After a phone call with Putin, President Alexander Lukashenko said that the compensation could amount to $300 million.
"It was an unexpected proposal," Lukashenko said, adding that Putin also offered to keep oil supply terms at last year's level.
Belarus said it lost $330 million in 2019 due to changes in Russian taxation, Presstv Reported.
Under a duty-free deal between Russia, Belarus and Kazakhstan, Russia used to send crude oil and oil products to the capital Minsk with no export fee.
Moscow, however, amended its tax code in January last year to halt that arrangement.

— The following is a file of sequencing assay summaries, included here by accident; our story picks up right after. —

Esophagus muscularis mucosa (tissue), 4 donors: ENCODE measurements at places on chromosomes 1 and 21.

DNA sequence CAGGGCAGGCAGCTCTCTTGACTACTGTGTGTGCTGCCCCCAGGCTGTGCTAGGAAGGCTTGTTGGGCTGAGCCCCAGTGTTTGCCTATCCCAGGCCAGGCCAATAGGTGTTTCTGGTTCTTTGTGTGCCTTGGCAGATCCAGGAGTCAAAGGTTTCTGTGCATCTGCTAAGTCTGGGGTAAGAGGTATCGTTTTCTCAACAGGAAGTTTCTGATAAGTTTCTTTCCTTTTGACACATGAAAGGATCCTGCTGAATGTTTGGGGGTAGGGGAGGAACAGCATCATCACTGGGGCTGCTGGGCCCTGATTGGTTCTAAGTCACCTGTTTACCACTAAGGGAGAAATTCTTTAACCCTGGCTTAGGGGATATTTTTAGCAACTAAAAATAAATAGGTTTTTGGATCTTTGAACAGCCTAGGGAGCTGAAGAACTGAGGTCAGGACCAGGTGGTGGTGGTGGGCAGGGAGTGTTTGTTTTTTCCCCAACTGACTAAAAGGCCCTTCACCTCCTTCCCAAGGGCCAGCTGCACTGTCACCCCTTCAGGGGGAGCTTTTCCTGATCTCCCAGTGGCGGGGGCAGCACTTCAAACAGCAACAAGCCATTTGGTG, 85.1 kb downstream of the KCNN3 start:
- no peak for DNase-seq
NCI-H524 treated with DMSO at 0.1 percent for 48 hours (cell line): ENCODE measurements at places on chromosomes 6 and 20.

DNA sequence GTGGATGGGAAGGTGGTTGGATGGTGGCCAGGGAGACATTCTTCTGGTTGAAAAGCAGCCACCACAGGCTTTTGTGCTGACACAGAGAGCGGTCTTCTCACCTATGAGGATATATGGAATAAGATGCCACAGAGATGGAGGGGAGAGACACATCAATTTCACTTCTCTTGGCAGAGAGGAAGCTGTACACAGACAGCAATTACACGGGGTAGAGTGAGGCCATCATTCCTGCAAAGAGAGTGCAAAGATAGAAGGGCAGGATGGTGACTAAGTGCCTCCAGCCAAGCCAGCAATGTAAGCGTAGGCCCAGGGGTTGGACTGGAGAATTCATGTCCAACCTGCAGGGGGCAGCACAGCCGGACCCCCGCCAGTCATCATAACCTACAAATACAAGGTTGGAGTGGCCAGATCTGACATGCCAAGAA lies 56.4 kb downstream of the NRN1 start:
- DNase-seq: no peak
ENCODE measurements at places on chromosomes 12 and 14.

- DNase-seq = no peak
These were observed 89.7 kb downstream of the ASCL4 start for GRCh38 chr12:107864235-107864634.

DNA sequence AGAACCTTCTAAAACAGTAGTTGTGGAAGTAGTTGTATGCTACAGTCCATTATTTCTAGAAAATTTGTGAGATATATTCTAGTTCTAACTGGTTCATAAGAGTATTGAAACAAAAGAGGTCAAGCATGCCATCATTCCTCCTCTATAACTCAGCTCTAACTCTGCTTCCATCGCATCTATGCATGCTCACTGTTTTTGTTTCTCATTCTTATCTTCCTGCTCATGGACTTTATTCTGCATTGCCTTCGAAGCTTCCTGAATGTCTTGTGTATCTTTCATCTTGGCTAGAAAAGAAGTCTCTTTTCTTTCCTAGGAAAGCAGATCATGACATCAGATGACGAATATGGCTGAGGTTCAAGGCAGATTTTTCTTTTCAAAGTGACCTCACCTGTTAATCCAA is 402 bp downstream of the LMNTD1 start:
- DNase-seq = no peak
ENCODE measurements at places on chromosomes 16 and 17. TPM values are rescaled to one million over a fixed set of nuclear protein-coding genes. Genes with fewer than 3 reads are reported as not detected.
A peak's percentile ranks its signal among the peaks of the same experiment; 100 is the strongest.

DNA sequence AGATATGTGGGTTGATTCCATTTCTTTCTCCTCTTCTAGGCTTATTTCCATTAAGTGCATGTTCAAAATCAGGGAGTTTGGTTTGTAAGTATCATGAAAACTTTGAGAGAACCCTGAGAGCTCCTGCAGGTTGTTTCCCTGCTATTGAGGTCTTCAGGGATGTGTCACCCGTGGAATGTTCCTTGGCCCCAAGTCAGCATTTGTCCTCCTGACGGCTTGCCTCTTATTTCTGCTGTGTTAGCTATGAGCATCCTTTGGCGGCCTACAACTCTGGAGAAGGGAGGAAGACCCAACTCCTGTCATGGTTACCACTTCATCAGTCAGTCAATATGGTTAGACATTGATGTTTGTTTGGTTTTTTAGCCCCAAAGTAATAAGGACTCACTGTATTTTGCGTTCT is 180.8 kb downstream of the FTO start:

Kremlin spokesman Dmitry Peskov, however, said on Friday that the two sides have not reached any firm agreement on the terms of oil supplies.
While Moscow and Minsk had been on loggerheads over the agreement, the US, which has long been criticizing Minsk for what it called “authoritarian rule” was trying to “normalize” ties with Minsk.
In a visit to the country earlier this month, Secretary of State, Mike Pompeo, claimed that Washington supported the independence of Belarus while being aware of Minsk’s longstanding ties to Russia.
“There’s a long history with Russia. It’s not about picking us between the two. We want to be here,” he added.
Pompeo said that Washington will also appoint a new ambassador to Minsk soon.